Posts made in July, 2014

Biotech Facts & Trends 2014: Philippines

Posted by on Jul 30, 2014 in Events, News | 0 comments

              Excerpt below:   Full pdf link for details here:

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Senator, nutrition experts support research on healthier rice

Posted by on Jul 25, 2014 in Events, News | 0 comments

            Hon. Cynthia A. Villar, chair of the Senate Committee on Agriculture and Food, supports research on healthier rice. (IRRI Headquarters, 23 July 2014)   23 July 2014 LOS BAÑOS, Laguna – Rice is the largest part of the Filipino diet and healthier versions of the staple can go a long way in helping solve key health concerns, as well as improve public health in general. Philippine Senator Cynthia A. Villar made this statement today at the...

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House Ag Subcommittee Considers the Societal Benefits of Biotechnology

Posted by on Jul 17, 2014 in Events, News | 0 comments

            Witnesses for the July 9 hearing on biotechnology included professors from Cornell, Harvard, and Tuskegee, in addition to a first-generation VT dairy farmer. (Image via @houseagcommittee on Instagram)   CAITLIN KENNEDY | 07/10/2014    “Organic farmers do not need to demonize conventional farmers, we are one agriculture,” opened Ranking Member. Kurt Schrader (OR-05).   On July 9, 2014 at 10:00am, the House Committee on Agriculture,...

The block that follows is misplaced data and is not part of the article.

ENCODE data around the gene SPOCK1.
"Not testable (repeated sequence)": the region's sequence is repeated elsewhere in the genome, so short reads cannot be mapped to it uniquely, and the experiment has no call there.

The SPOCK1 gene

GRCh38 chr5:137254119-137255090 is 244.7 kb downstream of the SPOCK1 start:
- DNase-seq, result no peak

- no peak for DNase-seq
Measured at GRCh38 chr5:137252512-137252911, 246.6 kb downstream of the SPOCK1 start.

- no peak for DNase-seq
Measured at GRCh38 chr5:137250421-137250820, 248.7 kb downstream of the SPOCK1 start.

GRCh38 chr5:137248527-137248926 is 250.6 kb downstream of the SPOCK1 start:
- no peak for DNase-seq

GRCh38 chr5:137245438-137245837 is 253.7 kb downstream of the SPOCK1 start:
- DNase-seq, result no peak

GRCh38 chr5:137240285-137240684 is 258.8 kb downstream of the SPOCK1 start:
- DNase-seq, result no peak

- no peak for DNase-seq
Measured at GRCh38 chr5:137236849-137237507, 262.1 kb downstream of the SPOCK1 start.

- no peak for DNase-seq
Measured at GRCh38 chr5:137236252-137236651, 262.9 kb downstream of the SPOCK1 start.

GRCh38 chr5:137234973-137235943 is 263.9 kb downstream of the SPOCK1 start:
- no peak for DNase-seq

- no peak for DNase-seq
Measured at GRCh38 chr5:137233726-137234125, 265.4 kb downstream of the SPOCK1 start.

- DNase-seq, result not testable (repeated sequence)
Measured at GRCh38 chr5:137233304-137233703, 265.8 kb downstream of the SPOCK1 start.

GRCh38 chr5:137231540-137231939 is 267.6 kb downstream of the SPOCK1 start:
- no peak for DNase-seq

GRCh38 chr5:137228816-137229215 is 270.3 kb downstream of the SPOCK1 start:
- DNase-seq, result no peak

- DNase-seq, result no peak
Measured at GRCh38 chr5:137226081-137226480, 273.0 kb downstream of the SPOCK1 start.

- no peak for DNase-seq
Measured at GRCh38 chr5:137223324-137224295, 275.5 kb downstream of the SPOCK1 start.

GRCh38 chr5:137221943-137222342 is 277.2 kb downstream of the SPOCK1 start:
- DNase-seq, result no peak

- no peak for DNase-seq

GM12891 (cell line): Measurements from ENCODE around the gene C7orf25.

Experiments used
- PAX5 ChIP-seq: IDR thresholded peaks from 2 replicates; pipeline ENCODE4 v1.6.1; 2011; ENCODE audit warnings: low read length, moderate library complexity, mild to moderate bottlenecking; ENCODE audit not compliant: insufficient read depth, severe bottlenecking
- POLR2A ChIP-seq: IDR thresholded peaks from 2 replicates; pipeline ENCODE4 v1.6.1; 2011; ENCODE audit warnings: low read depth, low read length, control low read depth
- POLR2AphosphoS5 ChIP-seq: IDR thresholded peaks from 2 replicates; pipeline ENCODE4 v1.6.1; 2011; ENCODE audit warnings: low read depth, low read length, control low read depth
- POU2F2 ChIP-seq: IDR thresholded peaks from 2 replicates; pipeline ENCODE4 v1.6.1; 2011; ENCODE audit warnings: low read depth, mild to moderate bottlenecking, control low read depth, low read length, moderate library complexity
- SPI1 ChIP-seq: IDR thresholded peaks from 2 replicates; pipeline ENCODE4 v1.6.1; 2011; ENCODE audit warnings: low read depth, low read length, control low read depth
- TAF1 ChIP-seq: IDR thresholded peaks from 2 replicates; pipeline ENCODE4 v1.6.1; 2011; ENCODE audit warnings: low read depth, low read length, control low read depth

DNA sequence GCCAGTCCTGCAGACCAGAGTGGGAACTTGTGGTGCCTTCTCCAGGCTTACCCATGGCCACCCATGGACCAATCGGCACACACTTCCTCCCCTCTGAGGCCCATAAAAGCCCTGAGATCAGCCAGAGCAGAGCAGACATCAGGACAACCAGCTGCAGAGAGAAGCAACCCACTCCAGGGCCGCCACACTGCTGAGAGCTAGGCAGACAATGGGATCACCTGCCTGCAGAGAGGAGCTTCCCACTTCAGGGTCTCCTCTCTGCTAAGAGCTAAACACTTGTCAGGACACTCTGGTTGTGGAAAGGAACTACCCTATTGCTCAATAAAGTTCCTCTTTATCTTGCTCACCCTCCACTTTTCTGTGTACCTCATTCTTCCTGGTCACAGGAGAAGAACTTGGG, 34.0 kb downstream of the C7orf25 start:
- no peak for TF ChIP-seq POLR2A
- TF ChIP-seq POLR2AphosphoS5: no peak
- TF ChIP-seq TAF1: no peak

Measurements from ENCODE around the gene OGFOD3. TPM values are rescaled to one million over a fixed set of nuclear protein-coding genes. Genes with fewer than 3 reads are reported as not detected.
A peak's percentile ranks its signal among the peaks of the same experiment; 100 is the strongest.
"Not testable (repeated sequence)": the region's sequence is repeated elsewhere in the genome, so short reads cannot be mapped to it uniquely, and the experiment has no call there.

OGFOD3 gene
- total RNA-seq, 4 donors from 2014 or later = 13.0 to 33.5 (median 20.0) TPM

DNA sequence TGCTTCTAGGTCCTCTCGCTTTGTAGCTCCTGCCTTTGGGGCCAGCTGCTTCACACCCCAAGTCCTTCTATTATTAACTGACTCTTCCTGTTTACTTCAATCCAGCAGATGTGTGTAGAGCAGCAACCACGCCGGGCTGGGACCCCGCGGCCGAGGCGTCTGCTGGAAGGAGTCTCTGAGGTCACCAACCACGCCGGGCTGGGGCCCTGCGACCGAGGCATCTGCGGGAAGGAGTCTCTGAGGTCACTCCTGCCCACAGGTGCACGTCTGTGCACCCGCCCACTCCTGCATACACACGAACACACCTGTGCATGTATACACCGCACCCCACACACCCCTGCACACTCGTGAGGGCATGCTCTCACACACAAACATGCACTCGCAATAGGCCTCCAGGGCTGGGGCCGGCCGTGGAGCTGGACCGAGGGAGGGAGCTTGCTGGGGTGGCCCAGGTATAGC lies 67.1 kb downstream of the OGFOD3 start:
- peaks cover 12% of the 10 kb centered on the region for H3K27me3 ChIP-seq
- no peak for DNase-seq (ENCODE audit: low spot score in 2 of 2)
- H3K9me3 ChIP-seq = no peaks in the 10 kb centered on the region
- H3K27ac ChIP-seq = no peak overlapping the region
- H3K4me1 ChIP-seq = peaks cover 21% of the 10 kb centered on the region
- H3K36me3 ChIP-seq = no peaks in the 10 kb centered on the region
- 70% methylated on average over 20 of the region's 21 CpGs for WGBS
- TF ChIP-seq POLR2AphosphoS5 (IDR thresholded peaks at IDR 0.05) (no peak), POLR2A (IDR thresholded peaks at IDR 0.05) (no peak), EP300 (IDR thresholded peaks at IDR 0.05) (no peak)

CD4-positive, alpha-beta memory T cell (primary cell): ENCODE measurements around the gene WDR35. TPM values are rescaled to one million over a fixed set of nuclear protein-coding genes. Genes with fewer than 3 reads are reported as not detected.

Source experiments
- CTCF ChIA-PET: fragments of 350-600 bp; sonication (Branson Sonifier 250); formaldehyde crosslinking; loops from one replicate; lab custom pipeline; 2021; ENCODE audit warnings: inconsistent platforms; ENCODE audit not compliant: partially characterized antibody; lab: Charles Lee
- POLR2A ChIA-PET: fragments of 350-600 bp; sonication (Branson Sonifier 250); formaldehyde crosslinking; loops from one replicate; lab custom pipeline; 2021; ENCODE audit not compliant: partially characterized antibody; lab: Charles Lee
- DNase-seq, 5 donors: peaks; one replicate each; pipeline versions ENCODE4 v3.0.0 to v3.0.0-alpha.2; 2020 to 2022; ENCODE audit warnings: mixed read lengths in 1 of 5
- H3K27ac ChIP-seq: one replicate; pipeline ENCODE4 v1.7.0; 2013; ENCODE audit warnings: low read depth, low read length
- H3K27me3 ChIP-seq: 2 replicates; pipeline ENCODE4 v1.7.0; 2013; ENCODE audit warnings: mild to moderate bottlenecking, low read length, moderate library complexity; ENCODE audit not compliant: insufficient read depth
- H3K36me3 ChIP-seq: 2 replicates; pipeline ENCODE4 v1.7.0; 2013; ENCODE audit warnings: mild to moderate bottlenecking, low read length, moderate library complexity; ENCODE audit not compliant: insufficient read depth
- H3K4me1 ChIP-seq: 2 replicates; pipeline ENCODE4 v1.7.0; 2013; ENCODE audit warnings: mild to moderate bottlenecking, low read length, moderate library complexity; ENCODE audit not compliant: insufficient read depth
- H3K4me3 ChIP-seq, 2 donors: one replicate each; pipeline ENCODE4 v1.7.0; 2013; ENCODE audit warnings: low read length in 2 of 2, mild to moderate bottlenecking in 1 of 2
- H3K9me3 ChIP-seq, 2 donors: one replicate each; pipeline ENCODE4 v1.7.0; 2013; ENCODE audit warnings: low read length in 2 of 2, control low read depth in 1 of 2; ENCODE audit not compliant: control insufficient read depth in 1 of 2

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Wheat possibilities: lower chlorophyll to boost yields

Posted by on Jul 14, 2014 in Events, News | 0 comments

            Prof. Hamblin is investigating if lower chlorophyll levels in wheat promote greater grain yields.University of Western Australia [University of Western Australia]   Friday, 11 July 2014 Written by  Geoff Vivian ALMOST five decades ago, a plant breeder proved that the tiny brassica Arabidopsis thaliana has higher overall leaf growth when it produces less chlorophyll. Now, UWA Adjunct Professor John Hamblin is repeating his experiments with wheat to...

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Globe-Trotting GMO Bananas Arrive For Their First Test In Iowa

Posted by on Jul 12, 2014 in Events, News | 0 comments

            Ugandan researcher Stephen Buah and Professor James Dale hold bananas bred to be rich in vitamin A at Queensland University of Technology. [Erika Fish/Courtesy of Queensland University of Technology]   by DAN CHARLES July 08, 201410:34 AM ET Somewhere in Iowa, volunteers are earning $900 apiece by providing blood samples after eating bits of a banana kissed with a curious tinge of orange. It’s the first human trial of a banana that’s...

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